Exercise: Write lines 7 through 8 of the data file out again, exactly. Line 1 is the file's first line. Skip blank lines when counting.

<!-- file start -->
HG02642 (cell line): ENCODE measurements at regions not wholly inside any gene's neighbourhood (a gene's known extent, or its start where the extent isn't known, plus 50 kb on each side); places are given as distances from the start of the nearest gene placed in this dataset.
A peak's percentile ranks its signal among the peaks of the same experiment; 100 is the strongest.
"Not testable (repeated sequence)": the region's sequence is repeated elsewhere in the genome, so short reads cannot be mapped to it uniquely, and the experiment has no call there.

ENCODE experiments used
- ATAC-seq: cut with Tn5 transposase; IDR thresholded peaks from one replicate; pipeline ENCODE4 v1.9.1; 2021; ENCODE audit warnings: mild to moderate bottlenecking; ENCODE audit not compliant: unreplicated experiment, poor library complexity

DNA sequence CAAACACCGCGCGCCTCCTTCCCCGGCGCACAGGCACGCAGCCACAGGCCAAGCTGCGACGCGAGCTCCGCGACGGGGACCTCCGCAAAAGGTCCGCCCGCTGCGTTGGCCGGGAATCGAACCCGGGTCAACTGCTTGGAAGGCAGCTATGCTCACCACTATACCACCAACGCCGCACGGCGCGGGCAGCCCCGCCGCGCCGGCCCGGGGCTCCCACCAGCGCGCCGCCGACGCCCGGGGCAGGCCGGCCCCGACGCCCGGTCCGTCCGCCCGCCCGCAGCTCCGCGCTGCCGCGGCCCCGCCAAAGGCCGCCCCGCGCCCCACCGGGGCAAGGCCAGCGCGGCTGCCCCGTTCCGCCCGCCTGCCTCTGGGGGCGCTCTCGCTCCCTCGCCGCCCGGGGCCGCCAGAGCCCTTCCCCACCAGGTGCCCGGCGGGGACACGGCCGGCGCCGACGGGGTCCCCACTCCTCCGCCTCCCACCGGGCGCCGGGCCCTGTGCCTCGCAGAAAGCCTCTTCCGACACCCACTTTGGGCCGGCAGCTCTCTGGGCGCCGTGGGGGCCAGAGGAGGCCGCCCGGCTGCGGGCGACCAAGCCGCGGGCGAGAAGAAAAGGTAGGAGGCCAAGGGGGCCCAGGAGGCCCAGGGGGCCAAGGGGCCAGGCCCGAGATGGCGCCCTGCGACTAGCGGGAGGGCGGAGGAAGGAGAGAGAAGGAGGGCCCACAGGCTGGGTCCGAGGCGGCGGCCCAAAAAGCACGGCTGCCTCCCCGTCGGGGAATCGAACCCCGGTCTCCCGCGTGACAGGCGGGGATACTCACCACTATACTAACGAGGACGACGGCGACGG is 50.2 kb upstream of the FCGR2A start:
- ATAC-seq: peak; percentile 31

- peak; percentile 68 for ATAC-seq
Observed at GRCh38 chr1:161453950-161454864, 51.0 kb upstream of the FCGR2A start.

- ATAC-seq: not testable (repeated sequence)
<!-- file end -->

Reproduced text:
- ATAC-seq: peak; percentile 31

- peak; percentile 68 for ATAC-seq